Reviewing and analyzing a family history document for a second time is almost always valuable and eye-opening due to the facts and information that you can see which might have been overlooked for some reason on the first read.

While entering information about Patrick Graham and his wife Catherine (nee McRae), my second great grandparents in my maternal family line, there was information, particularly from census records that provided new leads to deepen my knowledge of the lives of their children.

Patrick, a tailor by trade, had immigrated to Upper Canada (now Ontario, Canada) sometime likely in the 1830’s. Catherine was born in Glengarry County of what is now Ontario in 1822. I don’t know when nor how they met but they married around 1838, according to Roman Catholic marriage registers. Their first child was James, born in 1842. Three daughters were to follow, including my great grandmother Margaret, born in 1854.

The census record for the family in January 1852, (the 1851 census in Canada was delayed) shows the family living in a frame house in the village of East Gwillimbury, north of Toronto, and oldest child and only son James going to school. About ten years later, the 1861 census records show that the family had moved about three miles west to the village of Holland Landing and that James had left school, moved north to the town of Barrie and was an apprentice shoemaker.

Sometime before 1870, James married Mary Ann Duffy and around 1870, they welcomed their first child, William, into their family. James had also taken up a new profession – that of innkeeper. In 1871, James and Mary Ann were living in the village (perhaps hamlet?) of Essa, Ontario, due west of Barrie. No mention is included in the record of the name of the inn that he kept and despite searches through various histories of the area at that time, I can find no mention of James or the inn.

Tragedy struck however on May 17, 1874 when Mary Ann gave birth to their second child, also a boy, and both mother and child died. According to the death registrations, the unnamed baby boy died within “a few minutes” of birth followed soon after by his 25 year-old mother.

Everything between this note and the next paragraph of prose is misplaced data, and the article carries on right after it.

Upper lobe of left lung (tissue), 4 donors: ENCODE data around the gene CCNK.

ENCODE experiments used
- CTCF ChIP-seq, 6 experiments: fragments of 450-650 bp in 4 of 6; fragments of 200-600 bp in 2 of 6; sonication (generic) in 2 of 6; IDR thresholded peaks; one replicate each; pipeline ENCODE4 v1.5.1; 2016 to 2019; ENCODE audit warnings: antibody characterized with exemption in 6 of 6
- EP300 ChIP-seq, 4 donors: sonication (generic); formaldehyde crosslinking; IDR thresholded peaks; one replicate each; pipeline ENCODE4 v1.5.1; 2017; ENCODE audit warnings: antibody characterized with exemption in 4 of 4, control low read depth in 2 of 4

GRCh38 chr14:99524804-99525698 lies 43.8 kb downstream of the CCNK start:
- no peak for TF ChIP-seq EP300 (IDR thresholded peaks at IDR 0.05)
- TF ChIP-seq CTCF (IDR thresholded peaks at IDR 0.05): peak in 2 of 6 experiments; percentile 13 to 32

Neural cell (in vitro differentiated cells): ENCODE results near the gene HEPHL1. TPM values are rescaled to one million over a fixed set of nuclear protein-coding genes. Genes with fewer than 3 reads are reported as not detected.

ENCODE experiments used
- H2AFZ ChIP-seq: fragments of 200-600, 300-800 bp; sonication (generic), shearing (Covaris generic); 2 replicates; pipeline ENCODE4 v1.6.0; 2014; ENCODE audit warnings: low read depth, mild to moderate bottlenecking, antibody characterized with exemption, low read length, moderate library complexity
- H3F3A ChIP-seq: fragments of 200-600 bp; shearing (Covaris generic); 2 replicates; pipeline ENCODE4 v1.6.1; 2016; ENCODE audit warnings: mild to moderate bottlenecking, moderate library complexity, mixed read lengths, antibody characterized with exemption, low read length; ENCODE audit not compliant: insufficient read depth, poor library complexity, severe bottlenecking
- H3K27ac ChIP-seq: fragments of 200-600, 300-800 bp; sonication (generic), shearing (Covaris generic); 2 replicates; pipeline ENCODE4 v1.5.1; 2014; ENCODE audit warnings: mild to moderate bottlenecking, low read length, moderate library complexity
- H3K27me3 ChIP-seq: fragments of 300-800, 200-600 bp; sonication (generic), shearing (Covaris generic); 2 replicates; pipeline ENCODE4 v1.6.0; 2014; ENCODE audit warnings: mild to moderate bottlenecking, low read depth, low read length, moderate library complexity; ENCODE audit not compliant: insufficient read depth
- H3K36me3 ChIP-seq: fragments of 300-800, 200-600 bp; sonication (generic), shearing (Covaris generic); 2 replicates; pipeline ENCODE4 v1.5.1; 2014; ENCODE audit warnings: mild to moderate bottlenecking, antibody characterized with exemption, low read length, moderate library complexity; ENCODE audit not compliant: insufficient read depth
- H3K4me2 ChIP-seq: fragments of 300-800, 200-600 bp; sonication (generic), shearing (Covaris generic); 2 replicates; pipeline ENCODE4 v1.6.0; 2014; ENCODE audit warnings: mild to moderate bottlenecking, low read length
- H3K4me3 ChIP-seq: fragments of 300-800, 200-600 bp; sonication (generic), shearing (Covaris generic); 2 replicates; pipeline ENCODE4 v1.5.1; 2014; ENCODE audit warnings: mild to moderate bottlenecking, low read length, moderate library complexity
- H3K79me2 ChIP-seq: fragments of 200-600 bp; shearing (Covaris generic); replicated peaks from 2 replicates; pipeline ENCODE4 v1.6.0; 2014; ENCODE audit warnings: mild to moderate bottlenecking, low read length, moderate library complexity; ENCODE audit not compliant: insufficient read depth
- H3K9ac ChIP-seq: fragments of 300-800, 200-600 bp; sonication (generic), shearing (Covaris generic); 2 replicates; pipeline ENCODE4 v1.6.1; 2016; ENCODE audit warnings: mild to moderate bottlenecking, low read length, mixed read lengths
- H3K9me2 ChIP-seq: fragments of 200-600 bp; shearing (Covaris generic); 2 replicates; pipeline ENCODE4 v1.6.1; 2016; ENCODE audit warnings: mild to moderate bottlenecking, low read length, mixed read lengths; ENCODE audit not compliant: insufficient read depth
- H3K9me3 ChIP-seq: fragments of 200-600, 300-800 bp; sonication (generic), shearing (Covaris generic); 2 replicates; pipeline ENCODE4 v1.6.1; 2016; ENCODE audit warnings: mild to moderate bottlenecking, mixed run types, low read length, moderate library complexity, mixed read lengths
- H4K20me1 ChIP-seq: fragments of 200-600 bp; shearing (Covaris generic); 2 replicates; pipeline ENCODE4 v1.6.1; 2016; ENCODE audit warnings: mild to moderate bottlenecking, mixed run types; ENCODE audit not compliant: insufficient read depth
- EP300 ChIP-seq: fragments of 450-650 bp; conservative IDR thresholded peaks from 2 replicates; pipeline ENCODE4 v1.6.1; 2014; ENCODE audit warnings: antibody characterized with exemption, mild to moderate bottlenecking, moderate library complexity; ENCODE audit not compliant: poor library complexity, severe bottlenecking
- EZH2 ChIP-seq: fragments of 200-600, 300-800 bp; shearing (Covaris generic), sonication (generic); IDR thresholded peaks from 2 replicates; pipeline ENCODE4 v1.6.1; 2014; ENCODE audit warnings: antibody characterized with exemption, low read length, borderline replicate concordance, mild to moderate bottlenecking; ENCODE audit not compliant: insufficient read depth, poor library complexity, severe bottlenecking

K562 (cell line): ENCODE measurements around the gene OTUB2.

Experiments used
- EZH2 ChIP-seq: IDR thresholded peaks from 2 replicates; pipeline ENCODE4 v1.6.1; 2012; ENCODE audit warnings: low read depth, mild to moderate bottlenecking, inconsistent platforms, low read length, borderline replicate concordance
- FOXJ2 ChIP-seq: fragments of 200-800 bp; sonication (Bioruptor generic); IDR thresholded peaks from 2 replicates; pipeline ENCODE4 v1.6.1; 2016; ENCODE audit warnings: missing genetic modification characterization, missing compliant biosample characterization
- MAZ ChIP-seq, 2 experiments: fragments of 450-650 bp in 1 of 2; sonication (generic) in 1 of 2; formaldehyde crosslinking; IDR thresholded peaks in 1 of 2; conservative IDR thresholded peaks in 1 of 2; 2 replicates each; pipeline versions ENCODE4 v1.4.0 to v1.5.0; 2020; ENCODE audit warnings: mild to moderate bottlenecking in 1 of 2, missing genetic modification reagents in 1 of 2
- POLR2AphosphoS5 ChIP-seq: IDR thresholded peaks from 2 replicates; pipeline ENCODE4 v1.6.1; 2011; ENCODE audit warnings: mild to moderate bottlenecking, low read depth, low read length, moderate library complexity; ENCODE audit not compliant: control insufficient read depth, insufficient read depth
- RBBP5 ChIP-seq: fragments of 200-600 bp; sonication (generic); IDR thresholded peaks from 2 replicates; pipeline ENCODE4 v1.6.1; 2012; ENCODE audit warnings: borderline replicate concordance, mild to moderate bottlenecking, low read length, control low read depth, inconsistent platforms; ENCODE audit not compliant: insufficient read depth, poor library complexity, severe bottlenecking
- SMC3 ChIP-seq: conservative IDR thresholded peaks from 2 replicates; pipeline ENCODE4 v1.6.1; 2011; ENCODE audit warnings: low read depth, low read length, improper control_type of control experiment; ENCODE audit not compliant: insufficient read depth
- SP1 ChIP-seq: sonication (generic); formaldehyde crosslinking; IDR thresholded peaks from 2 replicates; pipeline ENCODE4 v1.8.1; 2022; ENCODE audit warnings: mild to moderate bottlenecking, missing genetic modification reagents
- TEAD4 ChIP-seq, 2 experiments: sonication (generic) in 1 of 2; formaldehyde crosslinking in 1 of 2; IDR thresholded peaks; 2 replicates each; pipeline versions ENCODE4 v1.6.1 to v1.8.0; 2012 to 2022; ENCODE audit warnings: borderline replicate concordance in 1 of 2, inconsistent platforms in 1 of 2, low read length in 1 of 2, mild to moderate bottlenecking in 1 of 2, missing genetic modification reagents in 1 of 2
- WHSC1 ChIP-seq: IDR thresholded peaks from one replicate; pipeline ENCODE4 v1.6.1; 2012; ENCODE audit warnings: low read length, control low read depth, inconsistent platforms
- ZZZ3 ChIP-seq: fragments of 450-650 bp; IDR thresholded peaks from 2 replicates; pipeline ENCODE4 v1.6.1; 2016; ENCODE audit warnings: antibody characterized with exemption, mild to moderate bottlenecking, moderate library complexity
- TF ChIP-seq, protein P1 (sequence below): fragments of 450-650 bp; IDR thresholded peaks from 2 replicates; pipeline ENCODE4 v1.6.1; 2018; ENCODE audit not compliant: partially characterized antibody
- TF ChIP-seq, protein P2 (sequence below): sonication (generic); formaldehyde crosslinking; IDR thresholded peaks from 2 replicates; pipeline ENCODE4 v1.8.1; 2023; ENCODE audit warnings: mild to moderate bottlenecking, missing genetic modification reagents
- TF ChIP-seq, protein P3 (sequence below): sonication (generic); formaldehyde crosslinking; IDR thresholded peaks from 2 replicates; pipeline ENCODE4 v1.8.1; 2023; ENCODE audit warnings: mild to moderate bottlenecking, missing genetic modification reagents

Sometime before 1878, James re-married, this time to Mary Guilfoyle. James and Mary had three daughters, Catherine Louise, Mary Isabella, and Anna May. Over the next 25 years, James continued to live in the Simcoe County, Ontario area, occasionally moving between some of the area’s small towns and villages. His profession during this time was always listed as Hotel Keeper. James passed away of heart failure at the age of 61, on June 19, 1903.

Looking at a record for a second time, in this case, a census record, lead to a cascade of new information, and records, connected to this family. My intention is to continue hunting for records about James’ hotel as my gut instinct is that there have got to be some fascinating stories about life in the hotels of that era. The Barrie, Ontario library has an on-line obituary index showing that there are two local newspapers that contained obituaries for James. Unfortunately, other than giving the name of the newspaper and date of the obituary, no other details were available but it may be the best place of start. I can feel a field trip coming on!